Top-down pic of the pudding blend
As the blender threatened to overflow, I had to transfer nearly half the mix into a separate bowl as pictured. There were still bite-sized pieces of date near the top so they ended up in this bowl!
Even with half the mixture out, I was having a hard time getting my pudding into the vortex rhythm so I kept adding in almond milk to gradually thin the consistency. (Don’t worry – there’s still plenty of time for your pudding to condense in the fridge!)
Chia seeds come in next! I was surprised that I had to add so many (6 tablespoons?) but later they felt like just the right amount. They will blend in layers so you definitely have to be patient and stop the blender frequently to manually fold the seeds into the pudding with a spoon.
The picture below is actually how my pudding looked the next day (I left some of it in the blender), but you can see how the chia seeds are mixed in much more evenly.
After a bunch of repetitive blending, stirring, and a few extra dollops of almond milk, my pudding was finally ready to be scooped into cups and covered with saran wrap. The tray pictured above went into the fridge to condense overnight.
And voila! This was the beautiful result.
I sprinkled a dash of cinnamon on top and spooned a bite. The chia seeds were glossy and refreshing and the pudding didn’t have the gritty texture of overnight oats, but a light consistency reminiscent of mousse. There’s definitely a tartness from the banana-pumpkin blend and vanilla extract, but it’s far from overpowering and it meshes well with the spices. I couldn’t detect any trace of the dates, but I think it’s safe to say they added some sweetness to the mix.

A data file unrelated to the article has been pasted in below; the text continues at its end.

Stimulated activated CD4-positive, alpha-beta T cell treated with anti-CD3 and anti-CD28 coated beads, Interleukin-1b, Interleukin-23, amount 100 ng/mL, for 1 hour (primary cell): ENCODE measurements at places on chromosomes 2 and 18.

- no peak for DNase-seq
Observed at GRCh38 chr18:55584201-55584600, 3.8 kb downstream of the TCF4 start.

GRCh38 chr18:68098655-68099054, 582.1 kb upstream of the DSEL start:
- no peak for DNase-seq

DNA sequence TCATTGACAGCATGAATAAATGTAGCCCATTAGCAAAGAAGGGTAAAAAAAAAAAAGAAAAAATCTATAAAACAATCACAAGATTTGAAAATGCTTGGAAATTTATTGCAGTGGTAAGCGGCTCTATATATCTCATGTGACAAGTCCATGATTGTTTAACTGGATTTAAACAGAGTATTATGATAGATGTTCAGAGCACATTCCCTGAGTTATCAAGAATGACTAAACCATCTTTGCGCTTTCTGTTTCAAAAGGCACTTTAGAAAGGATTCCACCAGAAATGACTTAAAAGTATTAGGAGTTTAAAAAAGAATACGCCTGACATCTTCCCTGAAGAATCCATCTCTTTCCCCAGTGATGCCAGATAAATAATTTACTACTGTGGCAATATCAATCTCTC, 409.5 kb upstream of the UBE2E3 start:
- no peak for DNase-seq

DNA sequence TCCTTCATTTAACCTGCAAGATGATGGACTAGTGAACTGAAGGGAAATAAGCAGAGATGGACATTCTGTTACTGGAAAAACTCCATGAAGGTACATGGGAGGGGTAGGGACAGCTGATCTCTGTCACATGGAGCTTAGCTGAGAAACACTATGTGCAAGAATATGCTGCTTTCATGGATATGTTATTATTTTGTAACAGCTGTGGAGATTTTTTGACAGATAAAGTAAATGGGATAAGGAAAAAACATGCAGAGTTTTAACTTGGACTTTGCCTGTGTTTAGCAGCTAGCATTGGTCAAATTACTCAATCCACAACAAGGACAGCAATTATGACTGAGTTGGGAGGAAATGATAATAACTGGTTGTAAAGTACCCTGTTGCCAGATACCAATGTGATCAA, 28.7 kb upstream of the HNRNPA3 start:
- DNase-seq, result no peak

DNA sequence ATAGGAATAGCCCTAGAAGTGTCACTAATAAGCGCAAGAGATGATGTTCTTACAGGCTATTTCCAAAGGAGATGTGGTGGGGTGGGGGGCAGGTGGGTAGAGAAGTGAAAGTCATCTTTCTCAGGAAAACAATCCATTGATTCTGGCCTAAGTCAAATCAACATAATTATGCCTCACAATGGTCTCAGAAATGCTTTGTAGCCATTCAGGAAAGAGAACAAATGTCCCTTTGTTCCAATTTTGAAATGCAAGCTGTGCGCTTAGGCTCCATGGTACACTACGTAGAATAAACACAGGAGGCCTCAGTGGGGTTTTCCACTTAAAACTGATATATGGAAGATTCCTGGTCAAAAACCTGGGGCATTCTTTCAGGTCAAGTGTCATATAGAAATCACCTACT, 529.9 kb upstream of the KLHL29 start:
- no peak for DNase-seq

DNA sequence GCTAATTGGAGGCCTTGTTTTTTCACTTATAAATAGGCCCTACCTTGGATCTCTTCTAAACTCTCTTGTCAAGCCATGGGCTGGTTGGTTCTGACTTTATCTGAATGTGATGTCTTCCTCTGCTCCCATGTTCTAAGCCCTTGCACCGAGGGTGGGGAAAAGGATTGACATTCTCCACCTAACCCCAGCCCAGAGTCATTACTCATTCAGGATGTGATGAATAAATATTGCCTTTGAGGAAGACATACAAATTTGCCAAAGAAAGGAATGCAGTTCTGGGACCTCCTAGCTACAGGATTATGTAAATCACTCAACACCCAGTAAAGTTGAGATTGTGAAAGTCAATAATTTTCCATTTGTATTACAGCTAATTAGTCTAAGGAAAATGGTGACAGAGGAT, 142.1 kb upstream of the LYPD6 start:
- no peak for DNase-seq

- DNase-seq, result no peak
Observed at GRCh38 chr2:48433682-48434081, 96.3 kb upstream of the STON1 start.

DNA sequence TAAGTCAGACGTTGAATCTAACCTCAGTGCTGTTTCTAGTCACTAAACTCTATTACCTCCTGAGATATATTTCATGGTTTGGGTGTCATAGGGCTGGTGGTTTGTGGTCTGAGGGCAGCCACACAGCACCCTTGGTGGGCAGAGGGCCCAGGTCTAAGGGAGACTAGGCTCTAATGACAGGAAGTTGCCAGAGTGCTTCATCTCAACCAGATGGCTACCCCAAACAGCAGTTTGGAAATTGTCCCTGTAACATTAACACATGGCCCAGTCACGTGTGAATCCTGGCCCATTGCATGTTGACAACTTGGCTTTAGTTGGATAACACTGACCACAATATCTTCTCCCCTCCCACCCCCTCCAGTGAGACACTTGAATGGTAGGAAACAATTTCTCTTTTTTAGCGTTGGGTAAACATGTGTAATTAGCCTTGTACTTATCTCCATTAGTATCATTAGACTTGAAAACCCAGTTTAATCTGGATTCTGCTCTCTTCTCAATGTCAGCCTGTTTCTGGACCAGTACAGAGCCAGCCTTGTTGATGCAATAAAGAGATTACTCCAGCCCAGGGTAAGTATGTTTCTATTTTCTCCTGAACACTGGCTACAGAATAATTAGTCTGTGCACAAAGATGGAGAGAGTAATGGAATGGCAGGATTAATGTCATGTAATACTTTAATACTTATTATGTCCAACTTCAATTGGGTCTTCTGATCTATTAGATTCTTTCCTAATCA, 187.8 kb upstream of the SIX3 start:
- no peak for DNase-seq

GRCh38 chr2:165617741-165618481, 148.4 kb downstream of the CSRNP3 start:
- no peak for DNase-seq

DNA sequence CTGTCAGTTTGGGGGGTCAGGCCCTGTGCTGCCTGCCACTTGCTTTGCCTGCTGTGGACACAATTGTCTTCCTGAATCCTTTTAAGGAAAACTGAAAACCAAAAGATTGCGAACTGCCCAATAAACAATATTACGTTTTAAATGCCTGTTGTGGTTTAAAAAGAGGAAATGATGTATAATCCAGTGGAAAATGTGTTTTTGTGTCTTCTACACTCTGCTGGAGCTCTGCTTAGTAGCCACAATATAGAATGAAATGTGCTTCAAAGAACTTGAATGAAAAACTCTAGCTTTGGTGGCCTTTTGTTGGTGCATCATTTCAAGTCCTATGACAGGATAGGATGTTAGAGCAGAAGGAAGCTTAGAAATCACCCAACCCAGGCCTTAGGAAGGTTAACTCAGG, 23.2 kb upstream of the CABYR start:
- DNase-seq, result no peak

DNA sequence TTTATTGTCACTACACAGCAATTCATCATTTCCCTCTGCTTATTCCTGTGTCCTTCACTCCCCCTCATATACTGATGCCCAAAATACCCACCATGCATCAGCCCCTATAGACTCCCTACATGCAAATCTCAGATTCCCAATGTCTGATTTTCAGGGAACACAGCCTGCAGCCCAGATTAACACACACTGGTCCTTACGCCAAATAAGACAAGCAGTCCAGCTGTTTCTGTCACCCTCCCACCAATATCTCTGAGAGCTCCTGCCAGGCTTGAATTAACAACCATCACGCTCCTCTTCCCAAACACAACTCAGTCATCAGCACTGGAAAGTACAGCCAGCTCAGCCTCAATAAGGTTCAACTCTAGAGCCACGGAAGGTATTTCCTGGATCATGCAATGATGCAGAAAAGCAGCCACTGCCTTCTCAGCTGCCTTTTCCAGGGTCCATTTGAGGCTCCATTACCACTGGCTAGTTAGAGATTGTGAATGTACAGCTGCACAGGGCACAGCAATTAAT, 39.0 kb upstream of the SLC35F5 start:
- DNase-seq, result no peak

Even my mom, who hasn’t been a fan of my cooking for the most part, enjoyed the pudding so I call it a success!
I brought several cups of pudding to cross country practice where my teammates Louis Drean and Rachelle Cormier, who is vegan, were glad to try some. “It was super good! It kind of reminded me of applesauce but with pumpkin and cinnamon – really gave me fall vibes!” Rachelle messaged me later.
I’m going to rate this pumpkin pudding as about a 7.5/10 – good in my book, but not so absolutely stellar that I’d want to eat it more than once a week. If you’re looking for a quick, easy and nutritious plant-based breakfast, snack, or dessert, then I highly suggest making it. If you’re into overnight oats and smoothies, this recipe is like a blend – ha ha, get it – of both, so definitely give it a try! Once again, you can find the full recipe here. Happy Halloween and here’s to healthy eating!